Williams syndrome is a rare neurodevelopmental disorder that happens with the deletion of about 26 genes from the long arm of chromosome 7. The disease affects approximately 1 in 7,500 to 1 in 20,000 newborns. People affected with this disease share some common physical features. For example, their facial appearance is characteristically “elfin", and their nasal bridge is usually low. Unfortunately, people affected by Williams syndrome have delays in their development but strong language skills. These people are usually very cheerful and have no problems in communication to strangers. They are openhearted, talkative and extremely carefree. However, their health is severely disturbed since many of them have serious cardiovascular problems, namely supravalvular aortic stenosis and transient hypercalcaemia. These diseases are described as an abnormal narrowing of the aortic valve opening and elevated calcium level in the blood, respectfully.
Signs and symptoms of Williams syndrome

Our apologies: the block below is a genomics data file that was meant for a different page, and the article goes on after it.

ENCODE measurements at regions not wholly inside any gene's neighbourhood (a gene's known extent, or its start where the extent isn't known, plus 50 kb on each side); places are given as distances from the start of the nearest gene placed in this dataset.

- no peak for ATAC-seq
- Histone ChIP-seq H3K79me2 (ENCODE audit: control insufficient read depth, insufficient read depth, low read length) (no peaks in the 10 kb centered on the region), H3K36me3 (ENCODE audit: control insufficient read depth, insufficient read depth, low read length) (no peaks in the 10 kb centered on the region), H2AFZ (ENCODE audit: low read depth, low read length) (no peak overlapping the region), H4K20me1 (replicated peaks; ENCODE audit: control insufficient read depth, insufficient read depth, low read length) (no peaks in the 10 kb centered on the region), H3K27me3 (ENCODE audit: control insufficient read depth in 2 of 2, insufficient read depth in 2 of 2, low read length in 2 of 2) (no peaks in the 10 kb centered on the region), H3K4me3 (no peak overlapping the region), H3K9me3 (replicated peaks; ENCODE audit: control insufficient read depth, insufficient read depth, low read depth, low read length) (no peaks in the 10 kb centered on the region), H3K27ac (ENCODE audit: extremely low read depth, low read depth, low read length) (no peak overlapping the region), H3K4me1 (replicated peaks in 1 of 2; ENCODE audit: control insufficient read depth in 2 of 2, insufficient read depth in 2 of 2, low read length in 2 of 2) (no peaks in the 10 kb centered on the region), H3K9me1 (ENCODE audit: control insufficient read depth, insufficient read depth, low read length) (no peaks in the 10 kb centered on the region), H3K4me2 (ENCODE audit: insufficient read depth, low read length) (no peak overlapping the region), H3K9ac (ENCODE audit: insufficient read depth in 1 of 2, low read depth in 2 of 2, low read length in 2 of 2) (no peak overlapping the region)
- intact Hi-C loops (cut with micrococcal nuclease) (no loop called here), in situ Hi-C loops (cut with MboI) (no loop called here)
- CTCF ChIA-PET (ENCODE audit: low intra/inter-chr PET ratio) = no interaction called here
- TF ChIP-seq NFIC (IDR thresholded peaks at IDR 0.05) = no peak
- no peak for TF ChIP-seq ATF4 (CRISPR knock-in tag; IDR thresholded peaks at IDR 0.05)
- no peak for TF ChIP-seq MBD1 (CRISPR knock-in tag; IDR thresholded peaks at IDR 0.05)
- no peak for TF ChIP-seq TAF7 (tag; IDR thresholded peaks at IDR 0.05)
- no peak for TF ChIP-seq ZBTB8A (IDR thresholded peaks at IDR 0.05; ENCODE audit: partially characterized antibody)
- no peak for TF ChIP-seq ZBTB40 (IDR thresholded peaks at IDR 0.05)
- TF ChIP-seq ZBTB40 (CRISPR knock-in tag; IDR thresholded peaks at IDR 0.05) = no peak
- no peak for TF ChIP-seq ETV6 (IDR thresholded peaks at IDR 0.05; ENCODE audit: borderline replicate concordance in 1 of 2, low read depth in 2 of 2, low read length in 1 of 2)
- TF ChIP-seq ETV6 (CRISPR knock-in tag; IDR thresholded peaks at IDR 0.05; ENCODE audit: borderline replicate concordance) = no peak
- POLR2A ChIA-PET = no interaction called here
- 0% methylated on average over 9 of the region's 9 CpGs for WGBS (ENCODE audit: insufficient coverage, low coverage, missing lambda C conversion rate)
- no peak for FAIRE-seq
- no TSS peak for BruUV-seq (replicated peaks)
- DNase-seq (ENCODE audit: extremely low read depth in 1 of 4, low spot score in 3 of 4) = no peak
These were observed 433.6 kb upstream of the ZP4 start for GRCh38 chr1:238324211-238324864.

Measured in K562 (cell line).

The most common symptoms include mental disability, heart defects, and typical facial features: spaced teeth, a long philtrum, and flattened nasal bridge. Their health problems include heart murmurs and the narrowing of major blood vessels, gastrointestinal problems, bed wetting, urinary difficulties, dental irregularities and defective tooth enamel, various hormonal problems, and diabetes.People with Williams disease are often afraid of loud noise and contribute to higher rates of left-handedness and left-eye dominance, than general population.
Causes and prevention
Williams syndrome is caused by the deletion of genetic material from the region q11.23 of chromosome 7. This region includes more than 25 genes but some of them, such as CLIP2, ELN, GTF2I, GTF2IRD1, and LIMK1, are typically deleted in people suffering from this disease. Deletion of some of these genes is responsible for distinctive physical features, while the other contribute to various health conditions, behavioral characteristics, learning disabilities, and other cognitive difficulties. The gene is sometimes passed from a carrier to a child. A person with Williams syndrome has a 50% chance of passing the disorder on to offspring. However, in many cases the parents may not have a family history of the condition, and the deletion occurs as a random mutation.
If one of the parents has a family history of Williams syndrome, the couple should take genetic counseling to determine whether some of them carry a gene for this disorder. There is no cure for the disorder and the only way to prevent random mutations is possibly to adopt a healthy lifestyle. However, there is no certain way to prevent these random changes in genetic material.